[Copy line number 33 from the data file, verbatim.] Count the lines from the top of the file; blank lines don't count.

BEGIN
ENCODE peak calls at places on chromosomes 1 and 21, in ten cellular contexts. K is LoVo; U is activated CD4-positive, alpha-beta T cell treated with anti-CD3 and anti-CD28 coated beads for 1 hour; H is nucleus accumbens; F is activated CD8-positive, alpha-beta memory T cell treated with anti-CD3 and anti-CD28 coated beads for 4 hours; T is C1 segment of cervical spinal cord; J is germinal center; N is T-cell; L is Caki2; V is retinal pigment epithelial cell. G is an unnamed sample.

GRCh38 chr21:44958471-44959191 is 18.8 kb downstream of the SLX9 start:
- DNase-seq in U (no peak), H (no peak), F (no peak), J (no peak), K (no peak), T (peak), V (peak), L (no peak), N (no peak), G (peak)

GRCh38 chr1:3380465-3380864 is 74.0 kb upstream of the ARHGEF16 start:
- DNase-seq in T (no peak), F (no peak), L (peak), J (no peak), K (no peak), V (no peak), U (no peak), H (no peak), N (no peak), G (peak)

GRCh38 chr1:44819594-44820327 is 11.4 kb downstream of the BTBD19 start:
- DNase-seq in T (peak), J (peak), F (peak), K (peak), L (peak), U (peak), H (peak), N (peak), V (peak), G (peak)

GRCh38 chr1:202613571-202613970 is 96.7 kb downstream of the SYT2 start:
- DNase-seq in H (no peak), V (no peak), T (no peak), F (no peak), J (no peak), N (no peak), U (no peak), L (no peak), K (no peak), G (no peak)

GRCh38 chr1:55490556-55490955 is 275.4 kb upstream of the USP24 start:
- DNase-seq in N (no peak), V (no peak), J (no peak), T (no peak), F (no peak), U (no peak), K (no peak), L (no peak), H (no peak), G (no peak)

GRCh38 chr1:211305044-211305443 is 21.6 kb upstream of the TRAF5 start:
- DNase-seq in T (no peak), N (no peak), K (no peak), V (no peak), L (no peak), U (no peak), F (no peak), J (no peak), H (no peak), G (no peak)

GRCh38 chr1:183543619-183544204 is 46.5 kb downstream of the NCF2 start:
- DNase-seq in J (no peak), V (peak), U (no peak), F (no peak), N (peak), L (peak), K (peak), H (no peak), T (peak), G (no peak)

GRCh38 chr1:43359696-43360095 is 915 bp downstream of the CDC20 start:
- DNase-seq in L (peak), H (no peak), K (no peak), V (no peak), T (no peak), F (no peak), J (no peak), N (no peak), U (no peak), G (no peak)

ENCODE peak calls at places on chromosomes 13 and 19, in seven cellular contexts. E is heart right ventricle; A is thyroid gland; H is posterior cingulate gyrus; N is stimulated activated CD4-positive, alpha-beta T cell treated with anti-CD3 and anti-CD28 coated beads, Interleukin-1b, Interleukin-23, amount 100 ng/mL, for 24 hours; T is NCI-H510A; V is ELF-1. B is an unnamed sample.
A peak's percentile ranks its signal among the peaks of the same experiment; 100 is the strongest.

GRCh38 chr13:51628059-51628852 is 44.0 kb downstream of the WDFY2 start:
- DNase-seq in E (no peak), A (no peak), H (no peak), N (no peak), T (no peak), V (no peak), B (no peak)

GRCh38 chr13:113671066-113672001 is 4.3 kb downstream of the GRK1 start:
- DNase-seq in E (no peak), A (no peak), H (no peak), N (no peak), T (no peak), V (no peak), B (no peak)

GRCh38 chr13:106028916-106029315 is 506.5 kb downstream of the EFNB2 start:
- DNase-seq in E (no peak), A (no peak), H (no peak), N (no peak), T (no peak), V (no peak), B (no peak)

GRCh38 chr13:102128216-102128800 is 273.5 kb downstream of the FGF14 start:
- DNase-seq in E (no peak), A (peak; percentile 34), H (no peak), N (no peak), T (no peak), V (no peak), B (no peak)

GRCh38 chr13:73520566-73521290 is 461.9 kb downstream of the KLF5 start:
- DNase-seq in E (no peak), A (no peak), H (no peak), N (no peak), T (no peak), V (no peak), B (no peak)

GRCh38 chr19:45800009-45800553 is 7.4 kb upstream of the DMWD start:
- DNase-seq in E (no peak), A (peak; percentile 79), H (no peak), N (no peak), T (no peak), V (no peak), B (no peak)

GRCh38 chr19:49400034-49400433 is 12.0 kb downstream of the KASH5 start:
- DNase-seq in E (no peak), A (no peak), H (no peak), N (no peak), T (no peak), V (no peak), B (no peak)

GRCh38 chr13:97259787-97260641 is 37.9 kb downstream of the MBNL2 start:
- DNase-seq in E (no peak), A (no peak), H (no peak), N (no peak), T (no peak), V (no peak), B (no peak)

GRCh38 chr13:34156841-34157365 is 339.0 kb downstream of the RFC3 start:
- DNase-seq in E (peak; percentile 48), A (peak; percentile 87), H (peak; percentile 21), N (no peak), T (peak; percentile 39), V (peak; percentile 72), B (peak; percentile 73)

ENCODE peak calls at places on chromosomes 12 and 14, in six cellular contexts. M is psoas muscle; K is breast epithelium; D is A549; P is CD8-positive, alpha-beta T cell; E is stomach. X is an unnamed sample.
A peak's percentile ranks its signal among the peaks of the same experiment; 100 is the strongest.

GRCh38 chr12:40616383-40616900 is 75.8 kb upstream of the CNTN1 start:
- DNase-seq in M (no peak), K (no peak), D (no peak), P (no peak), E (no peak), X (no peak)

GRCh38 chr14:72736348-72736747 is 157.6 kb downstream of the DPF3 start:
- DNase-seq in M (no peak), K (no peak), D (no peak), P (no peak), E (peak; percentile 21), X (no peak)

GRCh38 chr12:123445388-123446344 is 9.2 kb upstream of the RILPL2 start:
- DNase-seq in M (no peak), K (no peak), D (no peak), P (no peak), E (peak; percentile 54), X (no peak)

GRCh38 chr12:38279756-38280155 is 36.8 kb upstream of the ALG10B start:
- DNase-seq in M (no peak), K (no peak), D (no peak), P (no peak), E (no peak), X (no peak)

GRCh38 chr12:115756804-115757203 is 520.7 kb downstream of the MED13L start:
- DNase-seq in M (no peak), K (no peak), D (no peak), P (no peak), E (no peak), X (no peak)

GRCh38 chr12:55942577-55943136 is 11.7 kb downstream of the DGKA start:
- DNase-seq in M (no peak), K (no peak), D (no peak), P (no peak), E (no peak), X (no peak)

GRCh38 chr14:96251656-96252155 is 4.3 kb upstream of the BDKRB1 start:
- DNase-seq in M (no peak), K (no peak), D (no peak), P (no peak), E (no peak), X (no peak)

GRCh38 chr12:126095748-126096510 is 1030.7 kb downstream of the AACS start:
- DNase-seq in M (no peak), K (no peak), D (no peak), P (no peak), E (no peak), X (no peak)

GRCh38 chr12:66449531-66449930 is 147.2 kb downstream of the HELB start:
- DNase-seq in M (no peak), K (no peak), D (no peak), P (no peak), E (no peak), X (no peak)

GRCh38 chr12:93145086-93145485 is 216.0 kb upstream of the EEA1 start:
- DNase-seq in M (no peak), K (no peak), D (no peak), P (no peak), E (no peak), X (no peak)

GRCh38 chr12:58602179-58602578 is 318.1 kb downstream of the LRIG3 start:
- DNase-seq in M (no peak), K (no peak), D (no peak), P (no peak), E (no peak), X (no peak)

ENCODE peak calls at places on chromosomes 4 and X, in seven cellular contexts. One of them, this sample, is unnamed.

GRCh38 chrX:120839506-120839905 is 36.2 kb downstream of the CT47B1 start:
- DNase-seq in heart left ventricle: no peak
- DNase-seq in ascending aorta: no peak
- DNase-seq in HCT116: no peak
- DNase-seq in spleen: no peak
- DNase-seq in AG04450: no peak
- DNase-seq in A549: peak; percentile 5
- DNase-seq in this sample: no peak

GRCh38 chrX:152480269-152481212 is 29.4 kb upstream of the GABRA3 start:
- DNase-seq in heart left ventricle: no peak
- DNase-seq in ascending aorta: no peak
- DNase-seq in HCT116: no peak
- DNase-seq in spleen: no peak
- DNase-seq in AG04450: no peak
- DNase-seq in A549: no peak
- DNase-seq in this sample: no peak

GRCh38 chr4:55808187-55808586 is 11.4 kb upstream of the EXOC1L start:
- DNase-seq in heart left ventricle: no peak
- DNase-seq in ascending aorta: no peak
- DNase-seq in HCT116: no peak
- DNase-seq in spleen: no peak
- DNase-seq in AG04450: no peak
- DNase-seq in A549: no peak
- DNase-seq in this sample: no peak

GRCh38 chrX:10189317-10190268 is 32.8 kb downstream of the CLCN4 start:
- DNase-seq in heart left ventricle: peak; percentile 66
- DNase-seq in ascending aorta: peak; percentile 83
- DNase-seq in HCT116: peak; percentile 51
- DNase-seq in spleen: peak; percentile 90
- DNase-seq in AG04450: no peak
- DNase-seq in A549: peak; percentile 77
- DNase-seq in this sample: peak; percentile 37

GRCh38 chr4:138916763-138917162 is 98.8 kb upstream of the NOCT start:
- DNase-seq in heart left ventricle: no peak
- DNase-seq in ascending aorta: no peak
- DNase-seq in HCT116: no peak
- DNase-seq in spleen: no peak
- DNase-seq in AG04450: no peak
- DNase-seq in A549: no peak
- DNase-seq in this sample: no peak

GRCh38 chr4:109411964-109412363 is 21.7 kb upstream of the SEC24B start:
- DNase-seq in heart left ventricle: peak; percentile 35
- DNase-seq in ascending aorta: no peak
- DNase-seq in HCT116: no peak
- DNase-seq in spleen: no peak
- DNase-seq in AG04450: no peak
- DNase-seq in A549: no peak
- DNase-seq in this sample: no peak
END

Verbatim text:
- DNase-seq in E (no peak), A (no peak), H (no peak), N (no peak), T (no peak), V (no peak), B (no peak)